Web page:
» 'Your Shape: Fitness Evolved 2013' (2 out of 5 stars)

The latest installment of "Your Shape: Fitness Evolved" suggests the GamePad won't prompt a revolution in workout games like the Wii Remote did. "2013" tracks your movements better than the Kinect versions -- and jettisons the awful resistance bands from earlier Wii versions -- but still can't tell what you're doing half the time.

» 'Tekken Tag Tournament 2: Wii U Edition' (3 out of 5 stars)

"Tekken Tag Tournament 2" has the best tutorial of any fighting game on the market, and the "Wii U Edition" includes a mode that uses Nintendo power-ups like Mario's mushrooms. Still, the underlying "Tekken" blueprint relies far too much on memorized button combos, at the expense of strategy.

» 'Assassin's Creed III' (3 out of 5 stars)

Setting an installment of this stealth action series in Revolutionary America was a truly inspired decision. GamePad features like being able to see the map at all times just exacerbate the game's pre-existing camera problems, though, as your view of your character on the TV is often blocked by trees and walls.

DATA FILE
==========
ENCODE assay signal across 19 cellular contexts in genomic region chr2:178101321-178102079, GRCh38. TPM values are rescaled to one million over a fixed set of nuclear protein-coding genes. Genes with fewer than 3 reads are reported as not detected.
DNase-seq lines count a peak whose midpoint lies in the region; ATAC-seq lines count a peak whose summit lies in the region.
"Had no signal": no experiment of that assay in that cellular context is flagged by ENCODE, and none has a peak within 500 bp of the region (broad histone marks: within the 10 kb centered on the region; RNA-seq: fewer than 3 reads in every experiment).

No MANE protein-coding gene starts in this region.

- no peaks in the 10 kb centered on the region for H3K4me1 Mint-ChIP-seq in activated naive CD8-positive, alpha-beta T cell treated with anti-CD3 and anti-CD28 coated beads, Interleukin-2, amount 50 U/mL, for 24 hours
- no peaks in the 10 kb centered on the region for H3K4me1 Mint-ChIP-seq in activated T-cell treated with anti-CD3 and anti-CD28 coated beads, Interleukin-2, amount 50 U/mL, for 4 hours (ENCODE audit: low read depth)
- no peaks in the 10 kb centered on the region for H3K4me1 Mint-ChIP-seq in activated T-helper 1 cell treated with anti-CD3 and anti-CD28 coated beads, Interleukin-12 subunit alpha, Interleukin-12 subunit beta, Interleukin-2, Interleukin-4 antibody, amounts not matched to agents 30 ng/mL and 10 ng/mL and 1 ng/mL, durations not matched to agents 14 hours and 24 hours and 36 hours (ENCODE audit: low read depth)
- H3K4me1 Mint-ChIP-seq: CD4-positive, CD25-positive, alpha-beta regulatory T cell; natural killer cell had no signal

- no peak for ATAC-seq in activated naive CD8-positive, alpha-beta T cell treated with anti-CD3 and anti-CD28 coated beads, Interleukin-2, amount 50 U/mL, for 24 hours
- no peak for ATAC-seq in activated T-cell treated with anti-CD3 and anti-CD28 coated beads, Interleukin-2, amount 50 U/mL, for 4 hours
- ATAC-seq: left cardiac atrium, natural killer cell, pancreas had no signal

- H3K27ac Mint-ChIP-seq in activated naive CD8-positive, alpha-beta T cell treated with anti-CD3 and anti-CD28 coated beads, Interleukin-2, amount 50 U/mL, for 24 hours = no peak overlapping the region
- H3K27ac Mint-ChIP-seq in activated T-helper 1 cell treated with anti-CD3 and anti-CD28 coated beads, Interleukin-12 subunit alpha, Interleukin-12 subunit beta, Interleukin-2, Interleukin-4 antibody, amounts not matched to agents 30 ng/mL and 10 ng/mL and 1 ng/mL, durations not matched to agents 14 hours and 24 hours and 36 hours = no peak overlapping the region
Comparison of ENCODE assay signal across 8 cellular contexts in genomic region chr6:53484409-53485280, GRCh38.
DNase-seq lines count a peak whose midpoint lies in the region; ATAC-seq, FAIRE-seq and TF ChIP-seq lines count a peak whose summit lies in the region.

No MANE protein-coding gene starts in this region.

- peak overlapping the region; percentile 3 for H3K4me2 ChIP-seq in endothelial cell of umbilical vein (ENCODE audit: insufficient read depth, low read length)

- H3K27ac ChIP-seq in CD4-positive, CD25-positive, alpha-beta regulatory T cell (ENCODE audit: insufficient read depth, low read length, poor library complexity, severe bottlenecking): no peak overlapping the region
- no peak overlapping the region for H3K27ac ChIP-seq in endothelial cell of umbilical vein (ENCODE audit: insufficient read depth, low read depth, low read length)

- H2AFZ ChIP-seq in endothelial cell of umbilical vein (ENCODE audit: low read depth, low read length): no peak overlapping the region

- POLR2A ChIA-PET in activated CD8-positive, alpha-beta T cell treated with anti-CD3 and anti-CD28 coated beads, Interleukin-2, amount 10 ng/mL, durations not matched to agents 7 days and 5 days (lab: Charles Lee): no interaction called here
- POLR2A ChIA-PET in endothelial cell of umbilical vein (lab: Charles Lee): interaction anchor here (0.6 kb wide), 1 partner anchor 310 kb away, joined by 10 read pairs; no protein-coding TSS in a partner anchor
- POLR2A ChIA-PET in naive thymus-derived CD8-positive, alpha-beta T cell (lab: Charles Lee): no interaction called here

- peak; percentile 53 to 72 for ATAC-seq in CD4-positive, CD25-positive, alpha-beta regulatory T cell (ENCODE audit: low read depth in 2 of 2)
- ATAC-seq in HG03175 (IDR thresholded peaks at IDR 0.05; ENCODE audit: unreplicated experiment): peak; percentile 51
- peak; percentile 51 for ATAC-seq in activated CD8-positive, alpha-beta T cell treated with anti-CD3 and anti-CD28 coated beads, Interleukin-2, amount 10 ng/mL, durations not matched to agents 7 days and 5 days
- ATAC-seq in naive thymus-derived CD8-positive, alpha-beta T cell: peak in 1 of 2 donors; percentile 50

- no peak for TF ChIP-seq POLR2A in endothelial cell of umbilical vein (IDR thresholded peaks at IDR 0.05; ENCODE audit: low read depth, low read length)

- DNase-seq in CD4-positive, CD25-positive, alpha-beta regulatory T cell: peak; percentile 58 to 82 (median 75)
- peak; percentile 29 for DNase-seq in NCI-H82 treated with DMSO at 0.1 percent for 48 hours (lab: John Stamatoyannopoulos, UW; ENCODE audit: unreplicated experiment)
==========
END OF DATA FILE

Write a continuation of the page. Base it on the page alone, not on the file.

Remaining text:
» 'Darksiders II' (4 out of 5 stars)

As "Zelda" clones go, "Darksiders II" is first-rate. This epic adventure game, starring, of all characters, the personification of Death from the Book of Revelation, takes you through bigger dungeons than Link has ever faced, and will more than tide fans over until the Wii U gets a "Zelda."

» 'Mass Effect 3: Special Edition' (4 out of 5 stars)

Don't worry if you haven't played the first two. Set in an imaginative, fully realized sci-fi universe, this cerebral shooter is sure to equally please "Star Trek" and "Star Wars" fans. Along with "Darksiders II," it's the Wii U launch title players can sink their teeth into deepest.

» 'Madden NFL 13' (3 out of 5 stars)

What's expected is that the Wii U version of "Madden" lets you pick plays using the GamePad, so your buddies don't see. What's unexpected is that you can use the GamePad to draw routes for receivers, making them as effective -- or ridiculous -- as you want.

» 'FIFA 13' (3 out of 5 stars)

Ironically, America's least popular major sport has the most accessible video game series. "FIFA 13" continues the tradition of user-friendliness, but the implementation of the GamePad cries out for your body to sprout a third hand.

» 'NBA 2K13' (3 out of 5 stars)